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It is normal for a person to feel anxious or intimidated when being pulled over by law enforcement; this is especially true when it involves suspicion of driving under the influence (DUI). No one wants to participate in any activity that could potentially prove incriminating, including taking a breath test. We all have legal and constitutional rights, but should you submit to a breathalyzer test in California?
California’s Implied Consent Law
The Implied Consent law applies to any person with a driver’s license in the state. Upon getting licensed, a motorist has given consent to breath testing when pulled over on suspicion of DUI whether they realize it or not. However, it is important to note that consent is only given after someone is lawfully arrested, not prior to arrest. A breathalyzer test in California that is administered roadside is known as a preliminary alcohol screening (PAS) test. According to California Vehicle Code 23612 an individual who operates a motor vehicle is considered to have granted consent for chemical testing of their breath or blood for the intention of establishing blood alcohol content if that individual is lawfully arrested for the alleged commission of an offense that violates Section 23140, 23152, or 23153.
- Vehicle Code section 23140 – It is illegal for an individual younger than 21 years of age to operate a vehicle when blood alcohol content is 0.05 percent or greater
- Vehicle Code section 23152 – It is illegal for an individual (regardless of age) to operate a vehicle with a blood alcohol content of 0.08 percent or greater
- Vehicle Code section 23153 – It is illegal for an individual to operate a vehicle and simultaneously commit any act that is forbidden by law, or abandon any duty enforced by law in operating a vehicle, which act or neglect relatively results in bodily injury to any individual who is not the driver
Law enforcement officers use breath tests and other roadside tests to determine whether a person is under the influence of alcohol; their opinions are not always substantiated by evidence.
When Motorists Should or Should Not Consent to Breathalyzer Tests
In most cases a motorist should not submit to a breathalyzer test in California when they have not been arrested. Refusing the PAS test can be beneficial, particularly in cases where the motorist has had a drink or two. Law enforcement officers request that motorists take the breath test in order to secure probable cause for an arrest.
The only scenario in which a person should submit to a breath test prior to arrest is when that person knows without a doubt they will not blow over the 0.08% legal limit or is on probation for a prior DUI offense. The PAS (preliminary alcohol screening test), which is done roadside by law enforcement, is voluntary and a person will not suffer worse consequences if you refuse the PAS prior to an arrest.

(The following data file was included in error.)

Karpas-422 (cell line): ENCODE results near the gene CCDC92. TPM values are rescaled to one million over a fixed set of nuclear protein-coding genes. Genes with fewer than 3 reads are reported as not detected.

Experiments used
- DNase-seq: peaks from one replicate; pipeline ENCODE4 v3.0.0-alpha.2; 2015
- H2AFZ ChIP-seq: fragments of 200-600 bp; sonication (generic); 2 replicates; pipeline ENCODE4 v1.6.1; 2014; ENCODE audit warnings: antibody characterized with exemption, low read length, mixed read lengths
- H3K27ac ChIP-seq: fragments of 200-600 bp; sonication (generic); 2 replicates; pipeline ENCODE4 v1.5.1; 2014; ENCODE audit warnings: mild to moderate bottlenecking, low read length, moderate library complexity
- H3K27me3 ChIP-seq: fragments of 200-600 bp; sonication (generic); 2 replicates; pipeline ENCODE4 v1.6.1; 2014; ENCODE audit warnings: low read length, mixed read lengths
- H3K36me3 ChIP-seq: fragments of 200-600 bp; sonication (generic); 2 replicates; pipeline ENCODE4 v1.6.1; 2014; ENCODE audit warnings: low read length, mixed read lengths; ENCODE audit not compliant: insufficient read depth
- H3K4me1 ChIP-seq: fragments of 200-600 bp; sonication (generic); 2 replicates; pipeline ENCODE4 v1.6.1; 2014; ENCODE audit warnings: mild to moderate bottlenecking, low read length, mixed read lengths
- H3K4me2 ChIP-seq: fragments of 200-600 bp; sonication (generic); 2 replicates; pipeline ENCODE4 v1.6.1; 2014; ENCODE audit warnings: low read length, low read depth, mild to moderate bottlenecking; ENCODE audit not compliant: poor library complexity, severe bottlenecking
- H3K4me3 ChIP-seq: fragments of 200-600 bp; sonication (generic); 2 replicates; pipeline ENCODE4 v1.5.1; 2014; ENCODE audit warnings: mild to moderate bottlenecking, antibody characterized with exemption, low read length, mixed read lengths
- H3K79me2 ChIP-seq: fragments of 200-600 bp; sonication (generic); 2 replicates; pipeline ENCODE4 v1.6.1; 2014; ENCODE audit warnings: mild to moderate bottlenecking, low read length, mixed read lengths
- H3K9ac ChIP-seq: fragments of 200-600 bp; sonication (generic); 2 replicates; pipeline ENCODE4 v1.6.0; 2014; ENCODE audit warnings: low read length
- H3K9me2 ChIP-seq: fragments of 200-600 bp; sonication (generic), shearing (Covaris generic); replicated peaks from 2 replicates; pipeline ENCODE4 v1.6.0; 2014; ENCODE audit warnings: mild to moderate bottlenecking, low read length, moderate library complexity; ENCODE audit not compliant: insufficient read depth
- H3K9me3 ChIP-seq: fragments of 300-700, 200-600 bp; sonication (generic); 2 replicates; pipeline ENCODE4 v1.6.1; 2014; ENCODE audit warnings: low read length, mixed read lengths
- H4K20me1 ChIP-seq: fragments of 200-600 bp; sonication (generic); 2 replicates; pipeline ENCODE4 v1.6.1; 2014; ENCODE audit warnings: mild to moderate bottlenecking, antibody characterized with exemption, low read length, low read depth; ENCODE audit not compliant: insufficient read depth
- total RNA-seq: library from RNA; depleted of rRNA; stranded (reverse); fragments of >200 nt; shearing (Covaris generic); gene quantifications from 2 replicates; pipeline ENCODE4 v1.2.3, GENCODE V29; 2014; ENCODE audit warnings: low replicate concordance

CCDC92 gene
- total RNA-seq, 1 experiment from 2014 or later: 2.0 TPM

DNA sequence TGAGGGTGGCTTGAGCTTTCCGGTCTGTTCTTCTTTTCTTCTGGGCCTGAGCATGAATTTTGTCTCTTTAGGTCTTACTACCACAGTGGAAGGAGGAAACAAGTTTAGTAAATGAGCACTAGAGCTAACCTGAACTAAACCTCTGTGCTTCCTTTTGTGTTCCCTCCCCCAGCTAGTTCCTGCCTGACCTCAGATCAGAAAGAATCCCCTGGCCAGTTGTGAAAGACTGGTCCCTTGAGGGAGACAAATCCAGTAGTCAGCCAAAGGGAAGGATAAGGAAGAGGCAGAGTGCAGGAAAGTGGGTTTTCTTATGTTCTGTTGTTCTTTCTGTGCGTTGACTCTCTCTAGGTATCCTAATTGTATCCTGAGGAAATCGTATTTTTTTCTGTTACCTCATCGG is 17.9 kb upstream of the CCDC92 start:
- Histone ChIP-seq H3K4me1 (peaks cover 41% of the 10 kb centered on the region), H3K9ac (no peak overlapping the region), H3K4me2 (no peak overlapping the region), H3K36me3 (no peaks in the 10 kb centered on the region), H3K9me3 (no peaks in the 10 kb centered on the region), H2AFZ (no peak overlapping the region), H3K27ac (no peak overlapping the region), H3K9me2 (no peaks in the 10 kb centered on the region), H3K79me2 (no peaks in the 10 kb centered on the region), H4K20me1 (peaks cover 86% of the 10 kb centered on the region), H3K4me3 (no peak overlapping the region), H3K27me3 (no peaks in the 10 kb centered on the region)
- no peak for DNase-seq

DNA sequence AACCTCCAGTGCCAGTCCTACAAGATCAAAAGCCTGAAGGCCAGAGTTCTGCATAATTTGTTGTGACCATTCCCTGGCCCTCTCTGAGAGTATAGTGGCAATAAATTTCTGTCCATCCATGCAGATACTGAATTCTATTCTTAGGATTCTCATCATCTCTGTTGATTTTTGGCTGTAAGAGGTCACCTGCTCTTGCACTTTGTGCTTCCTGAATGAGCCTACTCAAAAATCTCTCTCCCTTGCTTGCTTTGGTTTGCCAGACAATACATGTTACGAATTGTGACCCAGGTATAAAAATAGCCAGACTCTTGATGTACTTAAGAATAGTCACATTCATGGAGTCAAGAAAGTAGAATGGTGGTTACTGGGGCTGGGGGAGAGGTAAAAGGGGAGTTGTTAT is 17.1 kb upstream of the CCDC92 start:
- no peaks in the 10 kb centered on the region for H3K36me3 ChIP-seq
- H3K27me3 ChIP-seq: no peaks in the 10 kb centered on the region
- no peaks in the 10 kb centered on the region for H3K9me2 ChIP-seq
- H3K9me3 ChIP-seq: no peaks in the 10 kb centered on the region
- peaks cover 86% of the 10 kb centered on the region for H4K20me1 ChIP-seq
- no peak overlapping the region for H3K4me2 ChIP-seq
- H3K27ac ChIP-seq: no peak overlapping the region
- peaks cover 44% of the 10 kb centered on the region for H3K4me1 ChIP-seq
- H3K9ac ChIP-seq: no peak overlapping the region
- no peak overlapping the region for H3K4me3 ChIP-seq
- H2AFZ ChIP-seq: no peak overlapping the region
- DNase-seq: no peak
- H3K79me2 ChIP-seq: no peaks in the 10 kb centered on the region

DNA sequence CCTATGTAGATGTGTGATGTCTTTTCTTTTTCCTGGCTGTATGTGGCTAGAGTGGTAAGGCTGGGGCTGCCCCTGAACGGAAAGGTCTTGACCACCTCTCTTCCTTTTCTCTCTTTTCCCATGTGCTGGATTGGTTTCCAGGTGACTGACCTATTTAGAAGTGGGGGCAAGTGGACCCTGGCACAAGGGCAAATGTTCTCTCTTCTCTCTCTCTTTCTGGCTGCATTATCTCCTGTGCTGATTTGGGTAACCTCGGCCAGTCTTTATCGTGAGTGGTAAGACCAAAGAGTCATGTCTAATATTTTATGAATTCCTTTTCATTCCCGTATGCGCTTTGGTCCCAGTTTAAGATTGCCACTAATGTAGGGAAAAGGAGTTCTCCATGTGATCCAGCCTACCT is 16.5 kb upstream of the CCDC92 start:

That said, it is not a good idea to refuse a breathalyzer test following an arrest. The Implied Consent law makes it unlawful for an individual to refuse a breath test following a lawful arrest. There are legal consequences a person may face when refusing a breath test after being placed under arrest. These include:
- Penalties if convicted of the primary DUI offense
- Driver’s license may be suspended or revoked
- Additional six months of DUI school for first-time offenders
It is important to note that if a person is arrested and refuses to participate in a chemical or breath test done at the police station, they will be charged with a refusal and receive a mandatory one-year suspension of their driver’s license and possibly increased jail time. Those with questions regarding breath tests and other elements of a DUI arrest can feel free to contact SLM Law.
Potential Defenses to Breathalyzer Test Refusal
When an individual refuses a breath test following an arrest for driving under the influence, there are several defenses that may prove effective depending on the circumstances of the case. These include but are not limited to:
- Lack of probable cause in pulling the motorist over
- The vehicle was not being driven by the defendant at the time
- No evidence to suggest a rational belief the defendant was operating under the influence
- Proving the arrest was unlawful
- Law enforcement officer failed to clearly explain the consequences of refusal to take a breath test
- At the time of refusal, the defendant was suffering injuries that left them disabled
All defendants in any criminal case whether involving DUI or not are presumed innocent until proven guilty.
Consider Contacting SLM Law, APC Today
Anyone who has been pulled over on suspicion of DUI knows how stressful it can be. Should you submit to a breathalyzer test in California? If it is requested before a person is arrested, the answer is NO in most cases. Those with questions regarding DUI and breath tests may want to consider contacting a DUI lawyer at SLM Law, APC at (310) 443-4119.